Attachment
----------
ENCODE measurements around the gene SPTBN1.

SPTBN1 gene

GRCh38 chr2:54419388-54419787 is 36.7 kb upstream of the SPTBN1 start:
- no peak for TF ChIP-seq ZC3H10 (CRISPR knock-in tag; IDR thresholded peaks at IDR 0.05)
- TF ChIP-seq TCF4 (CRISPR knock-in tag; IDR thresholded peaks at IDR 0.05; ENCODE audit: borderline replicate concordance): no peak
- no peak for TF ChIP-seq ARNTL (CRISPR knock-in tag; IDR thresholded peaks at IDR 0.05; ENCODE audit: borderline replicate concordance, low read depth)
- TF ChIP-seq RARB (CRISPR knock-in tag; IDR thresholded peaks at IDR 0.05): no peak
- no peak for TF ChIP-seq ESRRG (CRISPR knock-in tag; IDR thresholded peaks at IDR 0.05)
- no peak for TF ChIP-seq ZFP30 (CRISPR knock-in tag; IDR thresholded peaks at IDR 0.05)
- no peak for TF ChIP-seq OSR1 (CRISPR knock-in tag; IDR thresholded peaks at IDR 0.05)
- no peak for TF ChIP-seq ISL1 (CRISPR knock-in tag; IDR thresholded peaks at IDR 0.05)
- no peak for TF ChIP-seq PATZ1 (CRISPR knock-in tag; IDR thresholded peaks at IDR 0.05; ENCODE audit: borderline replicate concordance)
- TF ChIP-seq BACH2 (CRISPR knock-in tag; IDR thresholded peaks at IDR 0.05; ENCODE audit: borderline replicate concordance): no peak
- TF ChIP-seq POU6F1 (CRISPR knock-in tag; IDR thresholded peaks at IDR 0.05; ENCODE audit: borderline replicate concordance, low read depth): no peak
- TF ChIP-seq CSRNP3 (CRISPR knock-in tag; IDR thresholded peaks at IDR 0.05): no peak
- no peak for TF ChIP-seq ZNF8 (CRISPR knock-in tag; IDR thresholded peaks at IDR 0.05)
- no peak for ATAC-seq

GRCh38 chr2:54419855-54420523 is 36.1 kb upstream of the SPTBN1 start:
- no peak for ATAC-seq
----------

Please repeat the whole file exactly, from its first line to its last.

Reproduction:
ENCODE measurements around the gene SPTBN1.

SPTBN1 gene

GRCh38 chr2:54419388-54419787 is 36.7 kb upstream of the SPTBN1 start:
- no peak for TF ChIP-seq ZC3H10 (CRISPR knock-in tag; IDR thresholded peaks at IDR 0.05)
- TF ChIP-seq TCF4 (CRISPR knock-in tag; IDR thresholded peaks at IDR 0.05; ENCODE audit: borderline replicate concordance): no peak
- no peak for TF ChIP-seq ARNTL (CRISPR knock-in tag; IDR thresholded peaks at IDR 0.05; ENCODE audit: borderline replicate concordance, low read depth)
- TF ChIP-seq RARB (CRISPR knock-in tag; IDR thresholded peaks at IDR 0.05): no peak
- no peak for TF ChIP-seq ESRRG (CRISPR knock-in tag; IDR thresholded peaks at IDR 0.05)
- no peak for TF ChIP-seq ZFP30 (CRISPR knock-in tag; IDR thresholded peaks at IDR 0.05)
- no peak for TF ChIP-seq OSR1 (CRISPR knock-in tag; IDR thresholded peaks at IDR 0.05)
- no peak for TF ChIP-seq ISL1 (CRISPR knock-in tag; IDR thresholded peaks at IDR 0.05)
- no peak for TF ChIP-seq PATZ1 (CRISPR knock-in tag; IDR thresholded peaks at IDR 0.05; ENCODE audit: borderline replicate concordance)
- TF ChIP-seq BACH2 (CRISPR knock-in tag; IDR thresholded peaks at IDR 0.05; ENCODE audit: borderline replicate concordance): no peak
- TF ChIP-seq POU6F1 (CRISPR knock-in tag; IDR thresholded peaks at IDR 0.05; ENCODE audit: borderline replicate concordance, low read depth): no peak
- TF ChIP-seq CSRNP3 (CRISPR knock-in tag; IDR thresholded peaks at IDR 0.05): no peak
- no peak for TF ChIP-seq ZNF8 (CRISPR knock-in tag; IDR thresholded peaks at IDR 0.05)
- no peak for ATAC-seq

GRCh38 chr2:54419855-54420523 is 36.1 kb upstream of the SPTBN1 start:
- no peak for ATAC-seq